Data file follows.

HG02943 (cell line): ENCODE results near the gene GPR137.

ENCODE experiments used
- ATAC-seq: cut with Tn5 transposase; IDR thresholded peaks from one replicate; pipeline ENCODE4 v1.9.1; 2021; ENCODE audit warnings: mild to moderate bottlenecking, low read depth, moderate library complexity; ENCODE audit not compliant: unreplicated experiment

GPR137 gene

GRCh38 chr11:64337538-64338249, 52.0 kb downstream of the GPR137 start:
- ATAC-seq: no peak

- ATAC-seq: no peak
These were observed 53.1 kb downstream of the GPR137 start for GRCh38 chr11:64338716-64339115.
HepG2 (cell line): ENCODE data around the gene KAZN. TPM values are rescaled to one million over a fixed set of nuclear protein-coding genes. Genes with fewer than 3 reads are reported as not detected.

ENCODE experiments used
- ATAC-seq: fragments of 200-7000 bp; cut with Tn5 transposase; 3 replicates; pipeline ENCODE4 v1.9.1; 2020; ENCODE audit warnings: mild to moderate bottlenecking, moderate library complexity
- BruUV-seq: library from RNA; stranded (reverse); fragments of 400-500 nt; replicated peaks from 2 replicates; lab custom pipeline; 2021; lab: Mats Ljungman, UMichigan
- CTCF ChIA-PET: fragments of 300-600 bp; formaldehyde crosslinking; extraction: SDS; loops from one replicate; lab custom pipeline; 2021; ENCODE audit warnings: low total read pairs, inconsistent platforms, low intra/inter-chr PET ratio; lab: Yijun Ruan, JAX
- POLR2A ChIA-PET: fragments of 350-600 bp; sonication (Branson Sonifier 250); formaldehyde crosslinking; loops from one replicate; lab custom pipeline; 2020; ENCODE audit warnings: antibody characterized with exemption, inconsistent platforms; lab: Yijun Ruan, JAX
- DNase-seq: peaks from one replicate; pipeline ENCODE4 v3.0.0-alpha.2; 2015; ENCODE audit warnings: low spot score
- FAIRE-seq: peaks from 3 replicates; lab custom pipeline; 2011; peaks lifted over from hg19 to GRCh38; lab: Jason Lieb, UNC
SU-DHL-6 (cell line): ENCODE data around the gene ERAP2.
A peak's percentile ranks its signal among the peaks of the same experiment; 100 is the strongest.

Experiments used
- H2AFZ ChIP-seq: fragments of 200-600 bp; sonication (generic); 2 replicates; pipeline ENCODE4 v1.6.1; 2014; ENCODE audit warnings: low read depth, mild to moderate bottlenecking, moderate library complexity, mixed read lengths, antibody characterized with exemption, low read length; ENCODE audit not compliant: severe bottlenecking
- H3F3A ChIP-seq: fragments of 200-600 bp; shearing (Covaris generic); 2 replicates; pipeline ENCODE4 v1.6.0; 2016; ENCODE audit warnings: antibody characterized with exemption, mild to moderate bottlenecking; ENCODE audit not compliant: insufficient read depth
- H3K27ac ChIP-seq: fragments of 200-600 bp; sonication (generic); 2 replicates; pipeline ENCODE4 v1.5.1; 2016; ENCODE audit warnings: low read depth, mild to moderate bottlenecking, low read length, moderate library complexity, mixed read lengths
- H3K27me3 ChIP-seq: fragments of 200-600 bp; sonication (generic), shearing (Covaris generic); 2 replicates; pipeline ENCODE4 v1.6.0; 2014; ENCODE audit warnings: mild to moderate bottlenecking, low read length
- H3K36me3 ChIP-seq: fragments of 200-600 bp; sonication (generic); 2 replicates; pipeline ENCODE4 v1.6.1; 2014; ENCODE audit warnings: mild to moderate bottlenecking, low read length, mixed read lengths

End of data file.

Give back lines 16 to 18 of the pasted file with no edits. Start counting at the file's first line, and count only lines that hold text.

- FAIRE-seq: peaks from 3 replicates; lab custom pipeline; 2011; peaks lifted over from hg19 to GRCh38; lab: Jason Lieb, UNC
SU-DHL-6 (cell line): ENCODE data around the gene ERAP2.
A peak's percentile ranks its signal among the peaks of the same experiment; 100 is the strongest.